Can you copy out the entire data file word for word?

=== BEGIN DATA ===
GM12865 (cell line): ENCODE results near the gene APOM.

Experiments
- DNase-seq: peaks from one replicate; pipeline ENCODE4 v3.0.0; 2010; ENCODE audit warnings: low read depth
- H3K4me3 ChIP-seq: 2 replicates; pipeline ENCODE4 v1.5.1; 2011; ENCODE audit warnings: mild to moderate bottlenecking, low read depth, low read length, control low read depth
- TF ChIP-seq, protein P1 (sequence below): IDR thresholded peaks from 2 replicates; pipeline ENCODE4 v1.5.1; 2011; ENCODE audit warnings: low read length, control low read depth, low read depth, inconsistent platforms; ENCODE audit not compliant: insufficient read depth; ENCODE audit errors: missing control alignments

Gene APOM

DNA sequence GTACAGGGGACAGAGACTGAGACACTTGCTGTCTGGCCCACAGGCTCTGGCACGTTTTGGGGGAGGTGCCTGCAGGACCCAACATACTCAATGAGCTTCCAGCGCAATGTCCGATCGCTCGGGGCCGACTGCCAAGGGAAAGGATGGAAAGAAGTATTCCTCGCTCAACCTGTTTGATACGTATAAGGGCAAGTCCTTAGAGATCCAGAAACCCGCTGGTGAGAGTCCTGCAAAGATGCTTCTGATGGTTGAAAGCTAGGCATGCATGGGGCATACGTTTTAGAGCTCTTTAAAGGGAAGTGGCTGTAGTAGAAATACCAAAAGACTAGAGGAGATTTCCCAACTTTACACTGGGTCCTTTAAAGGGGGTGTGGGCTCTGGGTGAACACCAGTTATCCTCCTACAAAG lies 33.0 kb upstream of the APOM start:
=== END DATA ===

GM12865 (cell line): ENCODE results near the gene APOM.

Experiments
- DNase-seq: peaks from one replicate; pipeline ENCODE4 v3.0.0; 2010; ENCODE audit warnings: low read depth
- H3K4me3 ChIP-seq: 2 replicates; pipeline ENCODE4 v1.5.1; 2011; ENCODE audit warnings: mild to moderate bottlenecking, low read depth, low read length, control low read depth
- TF ChIP-seq, protein P1 (sequence below): IDR thresholded peaks from 2 replicates; pipeline ENCODE4 v1.5.1; 2011; ENCODE audit warnings: low read length, control low read depth, low read depth, inconsistent platforms; ENCODE audit not compliant: insufficient read depth; ENCODE audit errors: missing control alignments

Gene APOM

DNA sequence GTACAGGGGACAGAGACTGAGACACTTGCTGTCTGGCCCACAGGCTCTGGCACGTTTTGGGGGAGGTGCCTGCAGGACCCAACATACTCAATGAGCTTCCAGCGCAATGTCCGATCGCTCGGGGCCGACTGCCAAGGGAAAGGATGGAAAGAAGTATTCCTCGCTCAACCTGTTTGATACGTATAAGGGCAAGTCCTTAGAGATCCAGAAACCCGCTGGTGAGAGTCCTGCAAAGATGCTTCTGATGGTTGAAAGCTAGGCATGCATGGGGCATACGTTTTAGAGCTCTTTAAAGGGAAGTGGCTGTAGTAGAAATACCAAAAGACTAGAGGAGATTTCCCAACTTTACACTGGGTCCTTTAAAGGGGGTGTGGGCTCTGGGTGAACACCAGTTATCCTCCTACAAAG lies 33.0 kb upstream of the APOM start: